Half of House Progressive Caucus would vote against the Senate-passed bipartisan infrastructure bill without passage of a $3.5 trillion filibuster-proof budget reconciliation bill first, says Rep. Pramila Jayapal, a Washington Democrat and caucus chairwoman.
When Jayapal was asked Friday whether thinks half of the caucus would oppose the infrastructure bill if the vote were held today.
"Yes," she replied.
The House Progressive Caucus currently has 95 Democratic House members. Jayapal added that there would likely not be enough yes votes from Republicans to overcome progressive opposition to the roughly $1.1 trillion bill.
House Speaker Nancy Pelosi announced Sunday that there would be a test vote this week in the House on the bipartisan infrastructure bill. Democratic leaders are still working on drafting the language of the separate reconciliation bill, which mainly includes federal spending for new social safety net programs.
Members of the House Progressive Caucus have been calling on Pelosi to wait to schedule a vote on the Senate-passed bipartisan infrastructure bill until a $3.5 trillion reconciliation bill is passed.
Congressional Democrats originally had the infrastructure spending combined with the so-called reconciliation bill, which is full of progressive initiatives including climate change and government-funded health care. Senate Democrats were able to pass the infrastructure bill essentially by stripping it of such initiatives. Now, House Progressives fear that if they pass the infrastructure bill first, moderate Democrats will leave them hangin on their massive, wish-list reconciliation package.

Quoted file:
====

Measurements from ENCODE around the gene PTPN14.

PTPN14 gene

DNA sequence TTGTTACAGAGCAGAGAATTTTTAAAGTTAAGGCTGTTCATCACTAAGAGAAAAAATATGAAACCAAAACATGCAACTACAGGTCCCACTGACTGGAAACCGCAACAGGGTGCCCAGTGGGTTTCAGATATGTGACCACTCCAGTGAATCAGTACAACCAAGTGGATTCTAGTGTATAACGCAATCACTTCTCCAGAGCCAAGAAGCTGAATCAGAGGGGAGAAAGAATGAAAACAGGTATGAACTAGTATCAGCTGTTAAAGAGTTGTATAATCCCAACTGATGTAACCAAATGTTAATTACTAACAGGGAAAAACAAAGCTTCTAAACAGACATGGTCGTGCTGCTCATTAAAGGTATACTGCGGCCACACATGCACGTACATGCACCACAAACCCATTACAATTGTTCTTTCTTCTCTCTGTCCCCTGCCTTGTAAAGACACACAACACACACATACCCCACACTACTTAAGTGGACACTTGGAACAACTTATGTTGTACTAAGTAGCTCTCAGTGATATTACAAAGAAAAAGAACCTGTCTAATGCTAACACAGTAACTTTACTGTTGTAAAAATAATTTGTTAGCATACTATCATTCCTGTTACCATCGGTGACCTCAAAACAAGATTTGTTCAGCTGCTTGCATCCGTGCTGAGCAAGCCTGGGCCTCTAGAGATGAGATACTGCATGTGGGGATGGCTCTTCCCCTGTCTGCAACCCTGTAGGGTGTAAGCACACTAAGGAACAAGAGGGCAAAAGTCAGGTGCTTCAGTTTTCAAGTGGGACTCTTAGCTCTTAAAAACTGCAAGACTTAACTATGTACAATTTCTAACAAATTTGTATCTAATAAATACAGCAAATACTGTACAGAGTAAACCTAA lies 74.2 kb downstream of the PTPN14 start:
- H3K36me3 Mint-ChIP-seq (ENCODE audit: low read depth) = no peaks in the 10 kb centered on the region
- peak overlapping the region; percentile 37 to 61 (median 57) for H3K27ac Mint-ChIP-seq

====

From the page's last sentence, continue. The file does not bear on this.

"We don’t pass the infrastructure bill without passing the Build Back Better Act, investing in child care, climate action, paid leave, housing, health care, education, and a roadmap to citizenship. Let’s get this done and deliver for the people," Jayapal tweeted on Sunday.
"As soon as we pass the Build Back Better bill with long-overdue investments in working families, Progressives will vote for the bipartisan infrastructure bill. That's the deal we agreed to more than three months ago. Stick to it," she tweeted on Monday.
Among the moderates expressed concern about passing a massive $3.5 trillion spending bill is Sen. Joe Manchin, a West Virginia Democrat who has said he would vote against it.
Jayapal said she wants to meet with him and Sen. Arizona Democratic Sen. Kyrsten Sinema, another possible moderate holdout.
"I would love to sit down with Senator Manchin and Senator Sinema to see if that can help move things along just, you know, for us to hear each other and see where we are and continue to negotiate," she said.